Fighting in Syria’s civil war reached Israel’s doorstep on Wednesday, with rebels seizing the Syrian side of a crossing into the Israeli-held portion of the Golan Heights and the Israeli army reporting that stray gunfire wounded one of its officers.
The spillover of the Syrian conflict, though limited, rattled nerves, coming just a day after Israel and the Palestinian militant faction Hamas agreed to a truce after a 50-day battle in the Gaza Strip. That cease-fire held throughout the day on Wednesday.
The rebel group that overran the Quneitra crossing includes small elements of Al Qaeda-linked groups such as the Nusra Front, which would place Israeli army positions within firing range of some of the more radical Islamists battling Syrian President Bashar Assad.
An Israeli military spokesman, Lt. Col. Peter Lerner, confirmed that the crossing was no longer controlled by Syrian government forces.
Lerner said the Israeli army had declared a closed military zone in the border area and had “substantial forces” in the area holding defensive positions. However, he and other officials signaled Israel's determination to avoid being drawn into Syria fighting.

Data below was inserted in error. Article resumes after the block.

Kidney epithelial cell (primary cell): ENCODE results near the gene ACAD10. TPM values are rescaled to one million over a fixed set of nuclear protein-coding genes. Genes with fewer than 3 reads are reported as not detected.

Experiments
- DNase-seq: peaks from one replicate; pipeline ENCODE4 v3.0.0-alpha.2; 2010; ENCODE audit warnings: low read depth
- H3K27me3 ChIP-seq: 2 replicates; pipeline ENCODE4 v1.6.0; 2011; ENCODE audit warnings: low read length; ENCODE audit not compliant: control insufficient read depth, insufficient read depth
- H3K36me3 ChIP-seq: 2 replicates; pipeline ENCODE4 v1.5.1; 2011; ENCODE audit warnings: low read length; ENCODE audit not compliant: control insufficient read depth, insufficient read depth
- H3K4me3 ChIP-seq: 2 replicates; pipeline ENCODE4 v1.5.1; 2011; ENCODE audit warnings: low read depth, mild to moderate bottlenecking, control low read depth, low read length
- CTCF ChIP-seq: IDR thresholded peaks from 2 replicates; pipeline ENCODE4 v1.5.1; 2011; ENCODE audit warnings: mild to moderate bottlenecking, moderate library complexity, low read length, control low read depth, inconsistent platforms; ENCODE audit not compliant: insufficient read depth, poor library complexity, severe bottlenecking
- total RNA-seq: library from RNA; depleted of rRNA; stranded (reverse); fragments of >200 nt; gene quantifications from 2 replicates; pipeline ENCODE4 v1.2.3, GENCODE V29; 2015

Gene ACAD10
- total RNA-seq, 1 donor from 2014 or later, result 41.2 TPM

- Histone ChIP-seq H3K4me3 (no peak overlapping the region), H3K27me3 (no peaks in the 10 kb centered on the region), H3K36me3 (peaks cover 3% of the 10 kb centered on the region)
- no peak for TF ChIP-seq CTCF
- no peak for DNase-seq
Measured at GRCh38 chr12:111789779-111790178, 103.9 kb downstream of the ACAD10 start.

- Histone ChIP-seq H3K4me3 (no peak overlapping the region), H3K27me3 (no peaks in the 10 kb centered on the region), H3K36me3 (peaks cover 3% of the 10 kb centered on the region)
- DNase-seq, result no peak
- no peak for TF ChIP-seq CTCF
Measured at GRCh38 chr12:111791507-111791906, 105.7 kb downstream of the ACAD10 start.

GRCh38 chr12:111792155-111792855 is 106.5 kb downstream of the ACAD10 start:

With heavy explosions and gunfire audible from across the Syrian frontier, Israeli authorities ordered farmers to stay away from orchards and fields near the Quneitra crossing and closed some tourist sites and lookout posts to civilians, Israeli media reported. The Haaretz newspaper quoted tourism officials as saying visitors some distance from the crossing had not been given any special instructions in response to the fighting.
The Golan, filled with streams, forests and wildflowers, is a popular summertime vacation destination for Israelis.
Hours before the officer was wounded, the Israeli military said three mortar shells landed on the Israeli side of the border, and that Israeli forces had responded with artillery strikes aimed at Syrian army positions. Several similar incidents have taken place in recent weeks; last week a mortar shell fired from Syria struck Israeli-controlled territory, and in July a rocket hit an open field near an Israeli army post.
The fire was not believed to have been deliberately aimed at Israel, but as a matter of policy, Israel holds Syrian government forces responsible for any errant shelling. It has also complained to the U.N. peacekeeping force that operates along the frontier.
Amos Gilad, head of the defense ministry’s political-military bureau, told Israel Radio that Israel’s policy of a measured response to cross-border fire from Syria was intended to convey a message: “Leave Israel out of this.”
Israel seized the Golan Heights from Syria in the 1967 Middle East War, and fought off a Syrian attempt to retake the rugged plateau in 1973. Israel in effect annexed the Golan in 1981, but the step was not internationally recognized.
Special correspondent Bulos reported from Amman, Jordan. Special correspondent Batsheva Sobelman in Jerusalem contributed to this report.
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